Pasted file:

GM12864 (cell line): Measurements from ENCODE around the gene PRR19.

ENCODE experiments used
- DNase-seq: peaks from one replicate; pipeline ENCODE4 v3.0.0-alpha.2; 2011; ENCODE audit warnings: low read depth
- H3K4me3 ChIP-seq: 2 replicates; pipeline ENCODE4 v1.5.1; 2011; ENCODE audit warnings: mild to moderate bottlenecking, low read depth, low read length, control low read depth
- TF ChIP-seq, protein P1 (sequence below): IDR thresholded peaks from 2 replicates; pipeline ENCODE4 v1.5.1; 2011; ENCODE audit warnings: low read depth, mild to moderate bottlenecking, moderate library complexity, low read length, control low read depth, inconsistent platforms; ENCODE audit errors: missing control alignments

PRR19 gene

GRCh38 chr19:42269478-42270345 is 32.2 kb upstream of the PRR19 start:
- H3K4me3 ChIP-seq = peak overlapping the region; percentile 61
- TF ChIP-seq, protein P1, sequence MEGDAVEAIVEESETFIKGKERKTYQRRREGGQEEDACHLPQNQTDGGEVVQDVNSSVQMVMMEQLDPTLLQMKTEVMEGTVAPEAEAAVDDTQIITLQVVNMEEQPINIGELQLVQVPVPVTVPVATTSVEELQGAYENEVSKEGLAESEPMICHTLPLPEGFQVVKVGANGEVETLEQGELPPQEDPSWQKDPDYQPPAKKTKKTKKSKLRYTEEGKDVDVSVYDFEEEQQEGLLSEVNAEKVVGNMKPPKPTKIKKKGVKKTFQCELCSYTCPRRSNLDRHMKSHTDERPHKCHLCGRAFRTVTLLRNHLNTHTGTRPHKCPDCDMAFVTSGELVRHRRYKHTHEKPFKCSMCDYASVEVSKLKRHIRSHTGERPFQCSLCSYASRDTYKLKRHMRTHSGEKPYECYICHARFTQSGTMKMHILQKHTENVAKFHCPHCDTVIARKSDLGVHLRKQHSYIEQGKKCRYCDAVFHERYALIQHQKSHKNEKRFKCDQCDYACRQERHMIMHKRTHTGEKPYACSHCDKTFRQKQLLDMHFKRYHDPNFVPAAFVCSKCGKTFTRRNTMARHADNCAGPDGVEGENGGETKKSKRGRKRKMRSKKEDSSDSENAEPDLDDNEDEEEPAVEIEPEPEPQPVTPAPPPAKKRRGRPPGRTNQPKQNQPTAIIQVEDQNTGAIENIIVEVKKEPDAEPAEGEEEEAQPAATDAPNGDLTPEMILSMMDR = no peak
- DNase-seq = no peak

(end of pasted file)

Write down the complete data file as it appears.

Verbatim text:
GM12864 (cell line): Measurements from ENCODE around the gene PRR19.

ENCODE experiments used
- DNase-seq: peaks from one replicate; pipeline ENCODE4 v3.0.0-alpha.2; 2011; ENCODE audit warnings: low read depth
- H3K4me3 ChIP-seq: 2 replicates; pipeline ENCODE4 v1.5.1; 2011; ENCODE audit warnings: mild to moderate bottlenecking, low read depth, low read length, control low read depth
- TF ChIP-seq, protein P1 (sequence below): IDR thresholded peaks from 2 replicates; pipeline ENCODE4 v1.5.1; 2011; ENCODE audit warnings: low read depth, mild to moderate bottlenecking, moderate library complexity, low read length, control low read depth, inconsistent platforms; ENCODE audit errors: missing control alignments

PRR19 gene

GRCh38 chr19:42269478-42270345 is 32.2 kb upstream of the PRR19 start:
- H3K4me3 ChIP-seq = peak overlapping the region; percentile 61
- TF ChIP-seq, protein P1, sequence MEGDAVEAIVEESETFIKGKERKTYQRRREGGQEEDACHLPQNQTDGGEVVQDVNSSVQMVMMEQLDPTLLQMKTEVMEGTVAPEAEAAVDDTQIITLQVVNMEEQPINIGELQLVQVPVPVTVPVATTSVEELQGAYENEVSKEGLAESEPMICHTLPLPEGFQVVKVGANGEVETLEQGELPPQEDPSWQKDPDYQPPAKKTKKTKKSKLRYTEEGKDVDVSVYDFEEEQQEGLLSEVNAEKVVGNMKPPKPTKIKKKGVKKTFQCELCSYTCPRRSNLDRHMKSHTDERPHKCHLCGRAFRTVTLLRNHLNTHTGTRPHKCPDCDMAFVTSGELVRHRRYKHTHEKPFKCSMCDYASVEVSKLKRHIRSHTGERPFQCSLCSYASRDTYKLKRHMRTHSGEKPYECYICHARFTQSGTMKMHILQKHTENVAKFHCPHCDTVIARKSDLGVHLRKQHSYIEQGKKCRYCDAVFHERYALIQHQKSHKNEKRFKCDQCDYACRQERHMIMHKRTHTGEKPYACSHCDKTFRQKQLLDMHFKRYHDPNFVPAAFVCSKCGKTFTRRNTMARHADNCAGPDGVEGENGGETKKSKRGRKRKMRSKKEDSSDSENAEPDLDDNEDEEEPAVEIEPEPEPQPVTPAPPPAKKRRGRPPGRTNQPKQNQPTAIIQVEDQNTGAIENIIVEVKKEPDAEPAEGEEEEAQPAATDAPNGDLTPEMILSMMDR = no peak
- DNase-seq = no peak